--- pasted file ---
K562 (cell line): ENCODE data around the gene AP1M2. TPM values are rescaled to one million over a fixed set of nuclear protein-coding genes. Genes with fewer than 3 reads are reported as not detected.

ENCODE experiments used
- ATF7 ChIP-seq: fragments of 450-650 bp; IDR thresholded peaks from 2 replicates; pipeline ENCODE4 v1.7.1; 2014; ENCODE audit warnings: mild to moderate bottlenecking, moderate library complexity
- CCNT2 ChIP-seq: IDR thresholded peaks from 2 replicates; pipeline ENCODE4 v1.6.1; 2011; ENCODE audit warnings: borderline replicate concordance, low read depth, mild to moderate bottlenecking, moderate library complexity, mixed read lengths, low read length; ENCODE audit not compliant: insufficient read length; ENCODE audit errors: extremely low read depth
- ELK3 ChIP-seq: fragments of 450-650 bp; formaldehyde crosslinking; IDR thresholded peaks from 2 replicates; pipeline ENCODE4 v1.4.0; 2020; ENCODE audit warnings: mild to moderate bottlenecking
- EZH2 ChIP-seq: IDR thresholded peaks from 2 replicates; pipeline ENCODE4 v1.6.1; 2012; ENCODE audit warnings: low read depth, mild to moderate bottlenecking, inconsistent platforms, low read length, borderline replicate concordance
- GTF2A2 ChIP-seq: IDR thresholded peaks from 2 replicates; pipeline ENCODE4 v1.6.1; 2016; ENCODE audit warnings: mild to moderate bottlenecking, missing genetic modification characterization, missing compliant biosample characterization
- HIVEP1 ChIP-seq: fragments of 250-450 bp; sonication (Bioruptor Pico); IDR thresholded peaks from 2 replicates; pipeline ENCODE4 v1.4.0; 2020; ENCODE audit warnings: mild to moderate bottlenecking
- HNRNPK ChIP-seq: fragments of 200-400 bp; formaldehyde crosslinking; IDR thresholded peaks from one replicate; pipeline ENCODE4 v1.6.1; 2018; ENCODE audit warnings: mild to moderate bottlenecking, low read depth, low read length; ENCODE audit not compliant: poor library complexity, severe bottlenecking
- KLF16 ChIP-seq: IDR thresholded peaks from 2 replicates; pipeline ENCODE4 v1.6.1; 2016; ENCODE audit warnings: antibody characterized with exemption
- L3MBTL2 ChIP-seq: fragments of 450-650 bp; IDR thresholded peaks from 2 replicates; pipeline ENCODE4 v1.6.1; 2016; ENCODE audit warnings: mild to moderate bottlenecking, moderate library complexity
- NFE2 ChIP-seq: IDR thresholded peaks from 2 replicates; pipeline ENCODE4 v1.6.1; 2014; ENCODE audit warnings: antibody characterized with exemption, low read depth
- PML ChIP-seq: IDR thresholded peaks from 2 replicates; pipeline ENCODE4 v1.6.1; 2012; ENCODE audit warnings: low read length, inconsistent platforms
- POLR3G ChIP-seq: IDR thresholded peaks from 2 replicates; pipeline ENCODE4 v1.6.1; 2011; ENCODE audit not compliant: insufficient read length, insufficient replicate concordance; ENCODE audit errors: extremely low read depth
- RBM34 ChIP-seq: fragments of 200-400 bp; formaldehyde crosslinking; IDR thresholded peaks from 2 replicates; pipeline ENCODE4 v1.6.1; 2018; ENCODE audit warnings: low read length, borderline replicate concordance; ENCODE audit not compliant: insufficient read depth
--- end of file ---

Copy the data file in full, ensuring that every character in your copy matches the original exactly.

K562 (cell line): ENCODE data around the gene AP1M2. TPM values are rescaled to one million over a fixed set of nuclear protein-coding genes. Genes with fewer than 3 reads are reported as not detected.

ENCODE experiments used
- ATF7 ChIP-seq: fragments of 450-650 bp; IDR thresholded peaks from 2 replicates; pipeline ENCODE4 v1.7.1; 2014; ENCODE audit warnings: mild to moderate bottlenecking, moderate library complexity
- CCNT2 ChIP-seq: IDR thresholded peaks from 2 replicates; pipeline ENCODE4 v1.6.1; 2011; ENCODE audit warnings: borderline replicate concordance, low read depth, mild to moderate bottlenecking, moderate library complexity, mixed read lengths, low read length; ENCODE audit not compliant: insufficient read length; ENCODE audit errors: extremely low read depth
- ELK3 ChIP-seq: fragments of 450-650 bp; formaldehyde crosslinking; IDR thresholded peaks from 2 replicates; pipeline ENCODE4 v1.4.0; 2020; ENCODE audit warnings: mild to moderate bottlenecking
- EZH2 ChIP-seq: IDR thresholded peaks from 2 replicates; pipeline ENCODE4 v1.6.1; 2012; ENCODE audit warnings: low read depth, mild to moderate bottlenecking, inconsistent platforms, low read length, borderline replicate concordance
- GTF2A2 ChIP-seq: IDR thresholded peaks from 2 replicates; pipeline ENCODE4 v1.6.1; 2016; ENCODE audit warnings: mild to moderate bottlenecking, missing genetic modification characterization, missing compliant biosample characterization
- HIVEP1 ChIP-seq: fragments of 250-450 bp; sonication (Bioruptor Pico); IDR thresholded peaks from 2 replicates; pipeline ENCODE4 v1.4.0; 2020; ENCODE audit warnings: mild to moderate bottlenecking
- HNRNPK ChIP-seq: fragments of 200-400 bp; formaldehyde crosslinking; IDR thresholded peaks from one replicate; pipeline ENCODE4 v1.6.1; 2018; ENCODE audit warnings: mild to moderate bottlenecking, low read depth, low read length; ENCODE audit not compliant: poor library complexity, severe bottlenecking
- KLF16 ChIP-seq: IDR thresholded peaks from 2 replicates; pipeline ENCODE4 v1.6.1; 2016; ENCODE audit warnings: antibody characterized with exemption
- L3MBTL2 ChIP-seq: fragments of 450-650 bp; IDR thresholded peaks from 2 replicates; pipeline ENCODE4 v1.6.1; 2016; ENCODE audit warnings: mild to moderate bottlenecking, moderate library complexity
- NFE2 ChIP-seq: IDR thresholded peaks from 2 replicates; pipeline ENCODE4 v1.6.1; 2014; ENCODE audit warnings: antibody characterized with exemption, low read depth
- PML ChIP-seq: IDR thresholded peaks from 2 replicates; pipeline ENCODE4 v1.6.1; 2012; ENCODE audit warnings: low read length, inconsistent platforms
- POLR3G ChIP-seq: IDR thresholded peaks from 2 replicates; pipeline ENCODE4 v1.6.1; 2011; ENCODE audit not compliant: insufficient read length, insufficient replicate concordance; ENCODE audit errors: extremely low read depth
- RBM34 ChIP-seq: fragments of 200-400 bp; formaldehyde crosslinking; IDR thresholded peaks from 2 replicates; pipeline ENCODE4 v1.6.1; 2018; ENCODE audit warnings: low read length, borderline replicate concordance; ENCODE audit not compliant: insufficient read depth